Today, people looking to experiment with same-sex relationships have more options than he did, says Nitz, and more acceptance too.
And of course, the Boy Scouts have since reversed their position too.
But for the curious college student, it’s important to realize that sexual identities can be fluid, rather than fixed.
For a number of young adults, labels around sexuality don’t always correlate with their actions.
Safe sex Talking about hooking up, however, was common, with 84 percent of students reporting they'd talked with their friends at school about hookups.
People who talked about hooking up were more likely to approve of and take part in hookups, Holman found.
D., director of Undergraduate Studies in Sociology at The University of North Carolina at Greensboro, who has written extensively on student relationships.
Yet she still wasn’t sure how to describe herself when coming out to her parents.
“I told my dad and my stepmom that I was ‘mostly gay,’” says Stayman-London, now a writer living in L. “And I told my mom I was bisexual, and none of it felt like the right thing to say.”But Kuperberg says there's a fourth group of college students in her data set: those who self-identify as conservative or have strong religious backgrounds, who may face additional social pressures to identify as heterosexual or struggle with internalized homophobia.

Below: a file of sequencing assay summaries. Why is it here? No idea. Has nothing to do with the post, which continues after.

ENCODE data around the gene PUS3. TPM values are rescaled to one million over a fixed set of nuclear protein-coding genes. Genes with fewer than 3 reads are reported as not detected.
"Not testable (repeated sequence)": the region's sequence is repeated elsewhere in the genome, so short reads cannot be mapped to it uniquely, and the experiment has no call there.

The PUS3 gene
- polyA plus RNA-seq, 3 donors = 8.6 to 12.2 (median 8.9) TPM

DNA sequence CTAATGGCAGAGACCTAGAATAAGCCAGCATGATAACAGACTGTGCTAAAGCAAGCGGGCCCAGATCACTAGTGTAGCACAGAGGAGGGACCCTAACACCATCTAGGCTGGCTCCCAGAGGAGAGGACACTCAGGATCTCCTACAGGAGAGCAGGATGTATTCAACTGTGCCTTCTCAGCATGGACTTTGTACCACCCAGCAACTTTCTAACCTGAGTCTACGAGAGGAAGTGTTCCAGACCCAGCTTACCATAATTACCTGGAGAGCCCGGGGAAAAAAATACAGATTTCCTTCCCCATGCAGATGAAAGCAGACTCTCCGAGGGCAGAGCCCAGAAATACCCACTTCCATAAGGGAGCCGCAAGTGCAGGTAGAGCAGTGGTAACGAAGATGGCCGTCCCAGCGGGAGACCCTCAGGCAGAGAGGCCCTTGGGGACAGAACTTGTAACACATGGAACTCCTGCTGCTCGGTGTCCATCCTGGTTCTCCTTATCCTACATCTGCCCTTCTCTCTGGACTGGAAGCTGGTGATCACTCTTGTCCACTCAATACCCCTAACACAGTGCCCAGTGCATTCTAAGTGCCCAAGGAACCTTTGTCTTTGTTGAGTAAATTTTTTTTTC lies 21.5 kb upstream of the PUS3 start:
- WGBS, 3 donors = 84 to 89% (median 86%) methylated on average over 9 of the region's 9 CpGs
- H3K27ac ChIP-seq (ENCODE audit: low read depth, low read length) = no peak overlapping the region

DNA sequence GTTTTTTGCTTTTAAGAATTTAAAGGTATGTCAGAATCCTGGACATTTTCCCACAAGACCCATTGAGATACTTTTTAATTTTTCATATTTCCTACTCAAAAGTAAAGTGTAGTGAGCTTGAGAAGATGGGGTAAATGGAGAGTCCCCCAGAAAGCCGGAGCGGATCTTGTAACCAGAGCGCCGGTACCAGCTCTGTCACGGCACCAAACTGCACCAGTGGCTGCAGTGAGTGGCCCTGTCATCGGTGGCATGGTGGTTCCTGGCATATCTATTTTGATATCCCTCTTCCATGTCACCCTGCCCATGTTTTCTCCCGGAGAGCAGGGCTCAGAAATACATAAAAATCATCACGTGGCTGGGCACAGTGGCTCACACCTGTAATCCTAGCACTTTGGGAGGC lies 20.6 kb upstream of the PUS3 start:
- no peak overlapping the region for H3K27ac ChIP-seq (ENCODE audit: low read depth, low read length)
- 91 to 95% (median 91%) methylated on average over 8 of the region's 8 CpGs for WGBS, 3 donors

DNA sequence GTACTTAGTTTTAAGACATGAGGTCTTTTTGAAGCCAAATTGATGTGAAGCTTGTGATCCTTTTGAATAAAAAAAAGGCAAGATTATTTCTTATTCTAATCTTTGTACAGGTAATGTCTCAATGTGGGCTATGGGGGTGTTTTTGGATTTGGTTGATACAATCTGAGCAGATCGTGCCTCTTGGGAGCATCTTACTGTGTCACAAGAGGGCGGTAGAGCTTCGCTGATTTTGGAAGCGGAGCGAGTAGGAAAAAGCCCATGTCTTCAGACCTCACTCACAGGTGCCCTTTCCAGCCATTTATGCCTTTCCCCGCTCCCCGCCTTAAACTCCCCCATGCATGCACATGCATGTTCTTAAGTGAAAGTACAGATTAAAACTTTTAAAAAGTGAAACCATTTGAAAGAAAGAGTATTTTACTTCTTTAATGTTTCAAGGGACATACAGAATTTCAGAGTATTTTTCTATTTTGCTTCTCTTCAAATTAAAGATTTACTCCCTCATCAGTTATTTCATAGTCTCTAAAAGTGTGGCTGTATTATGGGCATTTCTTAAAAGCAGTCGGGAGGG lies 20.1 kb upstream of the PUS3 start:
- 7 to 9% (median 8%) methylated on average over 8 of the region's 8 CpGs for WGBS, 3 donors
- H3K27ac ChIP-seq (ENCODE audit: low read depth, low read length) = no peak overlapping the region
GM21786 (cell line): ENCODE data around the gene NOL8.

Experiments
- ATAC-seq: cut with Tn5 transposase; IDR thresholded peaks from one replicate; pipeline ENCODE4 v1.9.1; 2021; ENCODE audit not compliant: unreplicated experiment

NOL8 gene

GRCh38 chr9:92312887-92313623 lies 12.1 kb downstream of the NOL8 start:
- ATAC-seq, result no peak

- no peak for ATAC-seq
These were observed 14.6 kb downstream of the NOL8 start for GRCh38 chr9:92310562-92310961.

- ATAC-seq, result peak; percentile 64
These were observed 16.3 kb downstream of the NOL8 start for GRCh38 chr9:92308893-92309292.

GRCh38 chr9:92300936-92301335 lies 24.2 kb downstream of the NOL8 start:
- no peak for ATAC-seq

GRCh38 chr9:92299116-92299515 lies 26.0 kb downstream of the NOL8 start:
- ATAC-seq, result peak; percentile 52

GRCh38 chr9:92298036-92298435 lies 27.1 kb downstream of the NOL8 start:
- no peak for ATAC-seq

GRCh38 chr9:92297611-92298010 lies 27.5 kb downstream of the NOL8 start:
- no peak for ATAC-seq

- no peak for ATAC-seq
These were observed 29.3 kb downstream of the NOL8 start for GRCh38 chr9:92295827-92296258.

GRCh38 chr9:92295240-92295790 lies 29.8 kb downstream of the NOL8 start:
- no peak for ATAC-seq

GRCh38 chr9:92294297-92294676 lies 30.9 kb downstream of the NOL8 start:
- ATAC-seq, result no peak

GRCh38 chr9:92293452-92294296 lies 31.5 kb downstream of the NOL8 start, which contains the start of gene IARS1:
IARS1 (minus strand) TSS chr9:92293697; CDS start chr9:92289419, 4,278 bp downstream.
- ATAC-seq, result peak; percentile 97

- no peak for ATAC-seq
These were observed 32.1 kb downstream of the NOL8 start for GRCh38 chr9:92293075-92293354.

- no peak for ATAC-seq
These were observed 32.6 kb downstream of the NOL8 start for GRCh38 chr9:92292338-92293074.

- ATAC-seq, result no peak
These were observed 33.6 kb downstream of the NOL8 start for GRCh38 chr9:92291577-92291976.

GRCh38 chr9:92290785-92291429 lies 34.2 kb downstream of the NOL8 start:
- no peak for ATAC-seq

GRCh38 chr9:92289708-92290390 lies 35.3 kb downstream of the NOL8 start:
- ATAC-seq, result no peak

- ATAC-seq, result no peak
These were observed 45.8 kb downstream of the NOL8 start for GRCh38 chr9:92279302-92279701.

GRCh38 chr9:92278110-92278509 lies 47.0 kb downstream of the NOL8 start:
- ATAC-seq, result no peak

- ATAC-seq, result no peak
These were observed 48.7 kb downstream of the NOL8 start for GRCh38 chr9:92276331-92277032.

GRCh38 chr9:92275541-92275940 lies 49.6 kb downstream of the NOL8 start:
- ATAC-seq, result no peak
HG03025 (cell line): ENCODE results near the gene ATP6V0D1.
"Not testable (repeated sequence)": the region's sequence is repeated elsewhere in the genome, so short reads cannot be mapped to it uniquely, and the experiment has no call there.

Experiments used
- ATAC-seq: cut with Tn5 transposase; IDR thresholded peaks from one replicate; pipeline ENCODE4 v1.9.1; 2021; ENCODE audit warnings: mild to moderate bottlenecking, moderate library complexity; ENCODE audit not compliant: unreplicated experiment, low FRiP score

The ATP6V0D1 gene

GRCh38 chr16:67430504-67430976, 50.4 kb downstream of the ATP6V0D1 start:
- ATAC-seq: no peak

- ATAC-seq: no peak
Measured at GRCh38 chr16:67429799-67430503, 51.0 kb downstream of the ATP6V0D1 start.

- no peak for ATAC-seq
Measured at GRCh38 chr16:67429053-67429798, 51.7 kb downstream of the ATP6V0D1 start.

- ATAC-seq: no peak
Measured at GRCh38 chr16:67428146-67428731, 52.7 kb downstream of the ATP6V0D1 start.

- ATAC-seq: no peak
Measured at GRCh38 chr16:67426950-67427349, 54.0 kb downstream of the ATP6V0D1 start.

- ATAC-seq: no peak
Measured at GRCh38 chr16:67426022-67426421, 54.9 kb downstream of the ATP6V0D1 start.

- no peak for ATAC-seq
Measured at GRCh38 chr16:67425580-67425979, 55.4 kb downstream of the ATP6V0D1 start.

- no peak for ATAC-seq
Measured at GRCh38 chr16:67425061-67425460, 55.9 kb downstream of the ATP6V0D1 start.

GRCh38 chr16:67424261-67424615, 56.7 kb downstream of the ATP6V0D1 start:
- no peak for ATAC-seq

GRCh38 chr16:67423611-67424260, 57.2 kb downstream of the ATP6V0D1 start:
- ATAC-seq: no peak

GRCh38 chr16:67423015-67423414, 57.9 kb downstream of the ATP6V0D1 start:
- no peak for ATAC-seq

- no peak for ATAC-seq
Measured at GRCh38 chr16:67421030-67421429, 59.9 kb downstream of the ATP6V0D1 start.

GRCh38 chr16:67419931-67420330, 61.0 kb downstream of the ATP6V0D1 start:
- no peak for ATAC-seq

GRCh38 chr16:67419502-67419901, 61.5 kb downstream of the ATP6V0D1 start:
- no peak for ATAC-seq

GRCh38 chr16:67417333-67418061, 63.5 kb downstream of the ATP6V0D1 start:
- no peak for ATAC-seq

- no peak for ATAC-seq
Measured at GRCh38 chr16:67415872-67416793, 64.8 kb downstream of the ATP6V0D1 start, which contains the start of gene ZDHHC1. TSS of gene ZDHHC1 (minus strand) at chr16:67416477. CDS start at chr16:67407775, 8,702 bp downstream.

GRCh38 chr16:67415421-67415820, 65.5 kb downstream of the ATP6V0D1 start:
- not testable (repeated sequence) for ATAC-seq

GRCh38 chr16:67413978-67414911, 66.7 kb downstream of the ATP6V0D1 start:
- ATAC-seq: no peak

“There was a big disconnect between what people said their sexual orientation was and what their actions were.”College is the time when sexual evolutions and experiments are likely to take place because students have often reached their sexual maturity, but not their emotional and economic maturity (as evidenced by the fact that many college students are in debt and making plenty of foolish decisions).
“Hooking up is one way some young people try to get through the long period between their sexual coming of age and their achievement of educational, professional, and relationship success,” says Stephanie Coontz, head of the Council on Contemporary Families, which has published Kuperberg’s previous research on hookups.